16 Sep 2011
In the US when the vaccine was first recommended for adolescents in 2005, the expectation was that protection would last for 10 years; however, currently available data suggest it wanes in most adolescents within 5 years. Based on that information, a single dose at the recommended age of 11 or 12 years may not offer protection through the adolescent years at which risk for meningococcal infection is highest (16 though 21 years of age). A booster dose is now recommended at age 16.
- Meningococcal Polysaccharide Vaccine Information for Consumers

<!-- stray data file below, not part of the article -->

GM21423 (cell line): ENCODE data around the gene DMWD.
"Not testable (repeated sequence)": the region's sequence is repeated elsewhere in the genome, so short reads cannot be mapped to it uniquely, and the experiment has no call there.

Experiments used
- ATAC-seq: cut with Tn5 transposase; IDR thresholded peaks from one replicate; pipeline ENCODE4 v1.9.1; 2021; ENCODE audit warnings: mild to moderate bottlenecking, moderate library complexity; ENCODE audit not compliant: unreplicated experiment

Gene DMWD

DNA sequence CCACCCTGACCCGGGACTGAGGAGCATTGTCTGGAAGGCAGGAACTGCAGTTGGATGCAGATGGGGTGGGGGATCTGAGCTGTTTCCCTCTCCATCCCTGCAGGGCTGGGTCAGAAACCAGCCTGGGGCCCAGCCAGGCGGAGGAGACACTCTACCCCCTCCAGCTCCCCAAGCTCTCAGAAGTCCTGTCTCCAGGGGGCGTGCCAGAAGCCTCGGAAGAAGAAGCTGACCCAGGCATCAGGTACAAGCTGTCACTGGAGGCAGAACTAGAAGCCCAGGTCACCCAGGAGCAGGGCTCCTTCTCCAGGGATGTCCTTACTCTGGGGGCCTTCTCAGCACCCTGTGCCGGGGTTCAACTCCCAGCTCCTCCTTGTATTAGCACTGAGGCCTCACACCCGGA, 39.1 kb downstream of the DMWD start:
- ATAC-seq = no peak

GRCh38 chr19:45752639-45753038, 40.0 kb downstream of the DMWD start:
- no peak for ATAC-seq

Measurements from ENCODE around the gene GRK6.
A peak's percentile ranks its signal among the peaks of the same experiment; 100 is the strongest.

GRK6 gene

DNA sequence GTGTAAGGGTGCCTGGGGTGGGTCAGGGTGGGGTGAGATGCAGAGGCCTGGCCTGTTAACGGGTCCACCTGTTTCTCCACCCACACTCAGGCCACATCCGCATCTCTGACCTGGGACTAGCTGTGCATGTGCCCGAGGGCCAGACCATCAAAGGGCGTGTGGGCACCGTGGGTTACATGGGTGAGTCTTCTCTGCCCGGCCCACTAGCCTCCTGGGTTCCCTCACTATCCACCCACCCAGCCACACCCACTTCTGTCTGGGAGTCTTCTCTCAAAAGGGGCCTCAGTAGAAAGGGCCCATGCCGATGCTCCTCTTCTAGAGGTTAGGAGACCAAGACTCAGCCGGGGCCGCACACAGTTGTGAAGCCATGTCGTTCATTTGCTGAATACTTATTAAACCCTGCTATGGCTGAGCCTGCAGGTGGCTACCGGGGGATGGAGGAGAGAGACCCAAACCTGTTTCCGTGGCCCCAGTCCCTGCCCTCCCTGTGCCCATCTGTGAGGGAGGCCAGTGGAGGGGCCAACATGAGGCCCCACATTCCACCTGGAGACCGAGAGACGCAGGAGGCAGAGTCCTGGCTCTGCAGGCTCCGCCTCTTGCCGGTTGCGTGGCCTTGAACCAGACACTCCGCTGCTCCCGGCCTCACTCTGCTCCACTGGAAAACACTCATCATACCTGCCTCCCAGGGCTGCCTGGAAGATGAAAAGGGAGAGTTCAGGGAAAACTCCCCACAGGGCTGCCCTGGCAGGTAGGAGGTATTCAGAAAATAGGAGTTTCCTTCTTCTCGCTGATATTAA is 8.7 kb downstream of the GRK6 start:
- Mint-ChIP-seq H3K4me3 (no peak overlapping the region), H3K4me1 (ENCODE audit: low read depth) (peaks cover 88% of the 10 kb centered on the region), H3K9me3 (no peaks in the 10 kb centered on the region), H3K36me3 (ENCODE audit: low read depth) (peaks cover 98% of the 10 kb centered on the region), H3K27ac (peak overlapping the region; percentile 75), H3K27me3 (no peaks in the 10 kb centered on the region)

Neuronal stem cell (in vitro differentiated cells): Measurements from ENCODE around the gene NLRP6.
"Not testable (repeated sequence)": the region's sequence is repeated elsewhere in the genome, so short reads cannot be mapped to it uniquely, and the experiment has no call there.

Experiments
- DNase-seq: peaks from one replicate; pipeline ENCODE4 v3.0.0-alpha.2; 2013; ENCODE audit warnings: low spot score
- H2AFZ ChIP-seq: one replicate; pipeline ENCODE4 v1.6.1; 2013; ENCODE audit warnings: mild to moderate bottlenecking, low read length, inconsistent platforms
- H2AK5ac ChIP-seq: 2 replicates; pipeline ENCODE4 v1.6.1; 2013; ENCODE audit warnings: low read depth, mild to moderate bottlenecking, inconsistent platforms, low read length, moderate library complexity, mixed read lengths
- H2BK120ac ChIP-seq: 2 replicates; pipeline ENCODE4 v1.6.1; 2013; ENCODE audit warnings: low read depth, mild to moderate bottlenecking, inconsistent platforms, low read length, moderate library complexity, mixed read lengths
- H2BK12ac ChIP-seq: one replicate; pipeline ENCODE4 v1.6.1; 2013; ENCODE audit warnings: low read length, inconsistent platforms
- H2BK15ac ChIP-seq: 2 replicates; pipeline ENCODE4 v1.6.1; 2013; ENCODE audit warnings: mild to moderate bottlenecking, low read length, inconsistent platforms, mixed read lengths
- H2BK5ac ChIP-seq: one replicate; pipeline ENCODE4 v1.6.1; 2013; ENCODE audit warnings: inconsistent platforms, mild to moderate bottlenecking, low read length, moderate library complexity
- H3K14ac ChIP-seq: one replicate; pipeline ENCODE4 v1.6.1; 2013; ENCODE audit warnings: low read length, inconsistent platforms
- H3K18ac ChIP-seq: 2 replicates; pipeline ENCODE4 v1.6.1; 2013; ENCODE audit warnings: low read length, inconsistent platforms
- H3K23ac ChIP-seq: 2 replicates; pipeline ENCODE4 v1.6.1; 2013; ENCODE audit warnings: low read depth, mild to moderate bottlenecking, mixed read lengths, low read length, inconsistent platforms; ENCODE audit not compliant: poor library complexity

- Meningococcal Polysaccharide Vaccine Information for Healthcare Professionals (includes dosage details)
- Side Effects of Meningococcal Polysaccharide Vaccine (detailed)
Search for questions
Still looking for answers? Try searching for what you seek or ask your own question.
1 answer • 5 Sep 2009
Rotavirus Vaccine - my child has been given rotarix vaccine 1st dose. now the vaccine is unavailable
... and its reaching 6 month period. is there any side effects if the vaccine 2nd oral dose is not administered or whether the vaccine can be given ...
1 answer • 22 Mar 2010
... received help me to resist pneumonia?
1 answer • 22 Jul 2010
Smallpox Vaccine - I was given multiple small pox vacs., as a child between 1960 and 1965. Are there
... any problems later in life, associated with many doses? Thanks for any input, none found on my search.
0 answers • 13 Jul 2013
0 answers • 9 Nov 2013